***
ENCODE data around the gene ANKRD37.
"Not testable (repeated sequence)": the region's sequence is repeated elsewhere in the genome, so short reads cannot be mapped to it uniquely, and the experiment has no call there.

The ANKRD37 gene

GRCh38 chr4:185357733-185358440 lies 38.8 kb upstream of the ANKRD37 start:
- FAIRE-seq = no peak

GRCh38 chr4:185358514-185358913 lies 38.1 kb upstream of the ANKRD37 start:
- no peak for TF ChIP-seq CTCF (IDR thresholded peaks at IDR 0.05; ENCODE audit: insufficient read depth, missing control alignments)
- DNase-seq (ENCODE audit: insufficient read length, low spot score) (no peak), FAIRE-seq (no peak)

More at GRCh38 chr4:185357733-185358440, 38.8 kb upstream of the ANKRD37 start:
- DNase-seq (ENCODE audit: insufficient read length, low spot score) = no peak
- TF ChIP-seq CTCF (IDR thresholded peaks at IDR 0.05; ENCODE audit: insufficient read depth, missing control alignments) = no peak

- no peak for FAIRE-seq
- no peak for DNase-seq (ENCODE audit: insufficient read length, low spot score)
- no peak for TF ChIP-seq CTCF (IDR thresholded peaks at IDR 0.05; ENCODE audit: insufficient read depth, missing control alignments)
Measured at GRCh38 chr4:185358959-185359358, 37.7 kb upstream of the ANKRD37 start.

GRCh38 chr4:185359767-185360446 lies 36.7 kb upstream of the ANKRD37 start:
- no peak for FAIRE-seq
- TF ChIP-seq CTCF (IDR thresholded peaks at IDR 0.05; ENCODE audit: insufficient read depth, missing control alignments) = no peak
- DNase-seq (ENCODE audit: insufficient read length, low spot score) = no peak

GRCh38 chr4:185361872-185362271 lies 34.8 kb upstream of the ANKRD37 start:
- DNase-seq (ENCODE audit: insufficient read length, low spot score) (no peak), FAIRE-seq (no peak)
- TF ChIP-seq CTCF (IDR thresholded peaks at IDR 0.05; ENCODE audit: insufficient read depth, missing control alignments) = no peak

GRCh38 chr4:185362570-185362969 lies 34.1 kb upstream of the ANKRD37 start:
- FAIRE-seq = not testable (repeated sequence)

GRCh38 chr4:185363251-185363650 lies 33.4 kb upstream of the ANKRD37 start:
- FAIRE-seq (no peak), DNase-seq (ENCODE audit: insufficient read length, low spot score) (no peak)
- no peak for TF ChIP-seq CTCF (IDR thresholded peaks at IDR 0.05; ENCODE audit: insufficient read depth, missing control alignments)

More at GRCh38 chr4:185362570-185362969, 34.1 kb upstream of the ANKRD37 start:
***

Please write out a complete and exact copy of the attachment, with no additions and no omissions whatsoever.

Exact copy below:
ENCODE data around the gene ANKRD37.
"Not testable (repeated sequence)": the region's sequence is repeated elsewhere in the genome, so short reads cannot be mapped to it uniquely, and the experiment has no call there.

The ANKRD37 gene

GRCh38 chr4:185357733-185358440 lies 38.8 kb upstream of the ANKRD37 start:
- FAIRE-seq = no peak

GRCh38 chr4:185358514-185358913 lies 38.1 kb upstream of the ANKRD37 start:
- no peak for TF ChIP-seq CTCF (IDR thresholded peaks at IDR 0.05; ENCODE audit: insufficient read depth, missing control alignments)
- DNase-seq (ENCODE audit: insufficient read length, low spot score) (no peak), FAIRE-seq (no peak)

More at GRCh38 chr4:185357733-185358440, 38.8 kb upstream of the ANKRD37 start:
- DNase-seq (ENCODE audit: insufficient read length, low spot score) = no peak
- TF ChIP-seq CTCF (IDR thresholded peaks at IDR 0.05; ENCODE audit: insufficient read depth, missing control alignments) = no peak

- no peak for FAIRE-seq
- no peak for DNase-seq (ENCODE audit: insufficient read length, low spot score)
- no peak for TF ChIP-seq CTCF (IDR thresholded peaks at IDR 0.05; ENCODE audit: insufficient read depth, missing control alignments)
Measured at GRCh38 chr4:185358959-185359358, 37.7 kb upstream of the ANKRD37 start.

GRCh38 chr4:185359767-185360446 lies 36.7 kb upstream of the ANKRD37 start:
- no peak for FAIRE-seq
- TF ChIP-seq CTCF (IDR thresholded peaks at IDR 0.05; ENCODE audit: insufficient read depth, missing control alignments) = no peak
- DNase-seq (ENCODE audit: insufficient read length, low spot score) = no peak

GRCh38 chr4:185361872-185362271 lies 34.8 kb upstream of the ANKRD37 start:
- DNase-seq (ENCODE audit: insufficient read length, low spot score) (no peak), FAIRE-seq (no peak)
- TF ChIP-seq CTCF (IDR thresholded peaks at IDR 0.05; ENCODE audit: insufficient read depth, missing control alignments) = no peak

GRCh38 chr4:185362570-185362969 lies 34.1 kb upstream of the ANKRD37 start:
- FAIRE-seq = not testable (repeated sequence)

GRCh38 chr4:185363251-185363650 lies 33.4 kb upstream of the ANKRD37 start:
- FAIRE-seq (no peak), DNase-seq (ENCODE audit: insufficient read length, low spot score) (no peak)
- no peak for TF ChIP-seq CTCF (IDR thresholded peaks at IDR 0.05; ENCODE audit: insufficient read depth, missing control alignments)

More at GRCh38 chr4:185362570-185362969, 34.1 kb upstream of the ANKRD37 start: